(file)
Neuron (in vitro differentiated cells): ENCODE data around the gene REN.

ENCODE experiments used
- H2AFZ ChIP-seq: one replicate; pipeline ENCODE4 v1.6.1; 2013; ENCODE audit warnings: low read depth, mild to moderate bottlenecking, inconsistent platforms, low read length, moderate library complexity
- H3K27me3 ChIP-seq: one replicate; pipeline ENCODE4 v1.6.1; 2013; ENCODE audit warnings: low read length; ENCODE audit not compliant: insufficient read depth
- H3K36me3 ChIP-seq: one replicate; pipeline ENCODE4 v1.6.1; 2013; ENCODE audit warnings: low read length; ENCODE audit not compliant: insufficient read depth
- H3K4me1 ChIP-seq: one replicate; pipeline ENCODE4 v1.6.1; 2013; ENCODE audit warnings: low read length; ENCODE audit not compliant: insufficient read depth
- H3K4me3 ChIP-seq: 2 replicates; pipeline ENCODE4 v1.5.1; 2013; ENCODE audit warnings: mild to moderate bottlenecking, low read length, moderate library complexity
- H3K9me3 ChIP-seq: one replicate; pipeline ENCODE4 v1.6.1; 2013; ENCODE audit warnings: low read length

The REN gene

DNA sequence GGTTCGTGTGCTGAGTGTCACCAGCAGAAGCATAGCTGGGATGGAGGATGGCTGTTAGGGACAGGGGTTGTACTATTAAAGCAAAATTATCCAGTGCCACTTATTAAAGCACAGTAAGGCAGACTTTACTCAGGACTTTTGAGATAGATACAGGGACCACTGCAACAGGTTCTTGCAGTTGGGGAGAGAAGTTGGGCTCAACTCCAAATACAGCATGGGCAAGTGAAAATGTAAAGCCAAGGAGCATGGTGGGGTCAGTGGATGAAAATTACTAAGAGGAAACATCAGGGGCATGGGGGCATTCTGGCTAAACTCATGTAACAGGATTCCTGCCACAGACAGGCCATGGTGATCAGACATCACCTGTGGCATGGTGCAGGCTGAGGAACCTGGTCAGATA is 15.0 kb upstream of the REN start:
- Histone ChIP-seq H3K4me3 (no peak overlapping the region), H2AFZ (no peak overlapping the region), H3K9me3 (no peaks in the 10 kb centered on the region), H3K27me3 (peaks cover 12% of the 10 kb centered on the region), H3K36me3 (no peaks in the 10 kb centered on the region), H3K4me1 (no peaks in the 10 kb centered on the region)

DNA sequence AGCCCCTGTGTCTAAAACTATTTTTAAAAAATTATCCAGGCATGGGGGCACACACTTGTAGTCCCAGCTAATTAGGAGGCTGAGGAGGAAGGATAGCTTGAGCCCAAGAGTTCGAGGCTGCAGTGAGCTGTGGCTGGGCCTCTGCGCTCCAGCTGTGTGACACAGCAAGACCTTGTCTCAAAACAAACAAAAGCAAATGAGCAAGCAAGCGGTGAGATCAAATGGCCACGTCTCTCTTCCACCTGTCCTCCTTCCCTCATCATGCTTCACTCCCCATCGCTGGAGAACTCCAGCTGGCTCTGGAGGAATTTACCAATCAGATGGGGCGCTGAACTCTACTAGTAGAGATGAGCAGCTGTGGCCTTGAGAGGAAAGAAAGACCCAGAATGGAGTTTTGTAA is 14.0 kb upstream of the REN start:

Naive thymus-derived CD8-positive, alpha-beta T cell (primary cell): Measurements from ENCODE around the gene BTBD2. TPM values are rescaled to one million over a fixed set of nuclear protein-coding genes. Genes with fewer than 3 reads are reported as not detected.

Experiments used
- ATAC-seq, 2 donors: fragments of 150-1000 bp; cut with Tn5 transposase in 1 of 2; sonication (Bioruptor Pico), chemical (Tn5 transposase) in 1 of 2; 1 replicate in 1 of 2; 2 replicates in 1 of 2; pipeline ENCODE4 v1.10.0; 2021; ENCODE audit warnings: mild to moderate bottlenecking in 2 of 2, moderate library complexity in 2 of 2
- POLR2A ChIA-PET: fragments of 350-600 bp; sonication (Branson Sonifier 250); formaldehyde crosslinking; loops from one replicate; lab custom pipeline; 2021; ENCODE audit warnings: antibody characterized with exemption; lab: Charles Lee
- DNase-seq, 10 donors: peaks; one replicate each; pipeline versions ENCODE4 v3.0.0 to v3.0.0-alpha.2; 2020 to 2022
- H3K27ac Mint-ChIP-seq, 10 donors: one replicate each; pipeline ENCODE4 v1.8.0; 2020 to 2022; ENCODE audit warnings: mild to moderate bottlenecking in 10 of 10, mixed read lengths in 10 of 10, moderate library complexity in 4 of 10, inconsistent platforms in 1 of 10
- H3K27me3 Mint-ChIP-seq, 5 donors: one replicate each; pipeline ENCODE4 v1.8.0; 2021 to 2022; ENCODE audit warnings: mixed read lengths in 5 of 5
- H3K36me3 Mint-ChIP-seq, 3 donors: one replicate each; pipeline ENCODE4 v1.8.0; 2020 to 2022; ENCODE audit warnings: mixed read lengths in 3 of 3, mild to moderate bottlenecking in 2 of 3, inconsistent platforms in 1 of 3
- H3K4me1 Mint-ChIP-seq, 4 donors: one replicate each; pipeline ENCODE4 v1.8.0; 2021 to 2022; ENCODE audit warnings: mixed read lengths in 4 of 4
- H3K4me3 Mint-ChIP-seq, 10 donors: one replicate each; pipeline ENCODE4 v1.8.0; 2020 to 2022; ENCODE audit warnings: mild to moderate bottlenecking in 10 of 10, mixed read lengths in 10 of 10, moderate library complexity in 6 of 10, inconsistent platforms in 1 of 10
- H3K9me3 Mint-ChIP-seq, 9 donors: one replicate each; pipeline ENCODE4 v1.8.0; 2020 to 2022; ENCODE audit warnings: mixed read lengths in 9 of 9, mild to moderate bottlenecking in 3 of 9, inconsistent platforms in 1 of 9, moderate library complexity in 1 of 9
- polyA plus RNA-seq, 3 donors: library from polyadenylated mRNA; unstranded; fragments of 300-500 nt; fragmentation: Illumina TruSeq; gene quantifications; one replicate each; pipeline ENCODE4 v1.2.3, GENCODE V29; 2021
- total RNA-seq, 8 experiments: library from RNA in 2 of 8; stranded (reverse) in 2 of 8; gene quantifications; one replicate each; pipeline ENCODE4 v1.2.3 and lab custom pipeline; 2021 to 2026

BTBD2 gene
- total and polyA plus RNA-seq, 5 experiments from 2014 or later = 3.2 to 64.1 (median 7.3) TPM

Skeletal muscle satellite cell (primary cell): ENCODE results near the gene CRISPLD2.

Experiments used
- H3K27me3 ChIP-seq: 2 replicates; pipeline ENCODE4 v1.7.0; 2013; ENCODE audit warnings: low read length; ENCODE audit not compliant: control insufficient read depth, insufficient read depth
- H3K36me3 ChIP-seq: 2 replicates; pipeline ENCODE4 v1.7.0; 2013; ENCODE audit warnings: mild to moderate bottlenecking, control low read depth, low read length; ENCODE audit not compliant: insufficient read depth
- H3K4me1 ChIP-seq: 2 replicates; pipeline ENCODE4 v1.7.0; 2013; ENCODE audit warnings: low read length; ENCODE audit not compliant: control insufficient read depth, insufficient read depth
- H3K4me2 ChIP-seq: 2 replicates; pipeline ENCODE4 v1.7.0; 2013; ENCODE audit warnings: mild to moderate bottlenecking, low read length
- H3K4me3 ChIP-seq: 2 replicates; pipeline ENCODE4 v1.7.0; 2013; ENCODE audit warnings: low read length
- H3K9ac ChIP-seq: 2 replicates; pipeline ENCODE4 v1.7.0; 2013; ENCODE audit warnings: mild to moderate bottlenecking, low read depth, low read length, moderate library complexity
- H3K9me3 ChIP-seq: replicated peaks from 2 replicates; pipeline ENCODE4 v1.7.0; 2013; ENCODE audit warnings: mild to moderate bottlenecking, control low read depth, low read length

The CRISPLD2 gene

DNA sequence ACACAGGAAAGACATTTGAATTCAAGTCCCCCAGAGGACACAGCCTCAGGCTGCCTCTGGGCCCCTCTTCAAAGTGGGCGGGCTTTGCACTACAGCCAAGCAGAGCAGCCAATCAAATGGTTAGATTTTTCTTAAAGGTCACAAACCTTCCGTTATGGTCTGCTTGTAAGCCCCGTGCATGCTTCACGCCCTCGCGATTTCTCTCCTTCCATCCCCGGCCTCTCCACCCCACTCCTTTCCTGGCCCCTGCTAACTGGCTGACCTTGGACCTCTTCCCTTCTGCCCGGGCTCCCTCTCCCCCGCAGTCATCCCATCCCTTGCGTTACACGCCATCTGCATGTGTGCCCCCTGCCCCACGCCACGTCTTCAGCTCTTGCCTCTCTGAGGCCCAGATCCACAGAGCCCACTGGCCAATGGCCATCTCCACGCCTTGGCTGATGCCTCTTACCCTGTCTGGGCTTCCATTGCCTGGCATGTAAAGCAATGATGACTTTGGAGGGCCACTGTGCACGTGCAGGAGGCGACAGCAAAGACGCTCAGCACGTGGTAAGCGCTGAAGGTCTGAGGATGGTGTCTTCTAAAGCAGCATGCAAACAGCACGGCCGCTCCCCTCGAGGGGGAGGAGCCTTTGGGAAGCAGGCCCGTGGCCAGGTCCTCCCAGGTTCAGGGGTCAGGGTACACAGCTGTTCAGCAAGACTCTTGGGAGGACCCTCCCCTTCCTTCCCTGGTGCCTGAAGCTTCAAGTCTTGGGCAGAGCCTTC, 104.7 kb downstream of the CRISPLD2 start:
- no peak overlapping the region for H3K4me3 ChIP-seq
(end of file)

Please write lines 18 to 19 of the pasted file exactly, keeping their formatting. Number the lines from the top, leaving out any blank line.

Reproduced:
- H3K27ac Mint-ChIP-seq, 10 donors: one replicate each; pipeline ENCODE4 v1.8.0; 2020 to 2022; ENCODE audit warnings: mild to moderate bottlenecking in 10 of 10, mixed read lengths in 10 of 10, moderate library complexity in 4 of 10, inconsistent platforms in 1 of 10
- H3K27me3 Mint-ChIP-seq, 5 donors: one replicate each; pipeline ENCODE4 v1.8.0; 2021 to 2022; ENCODE audit warnings: mixed read lengths in 5 of 5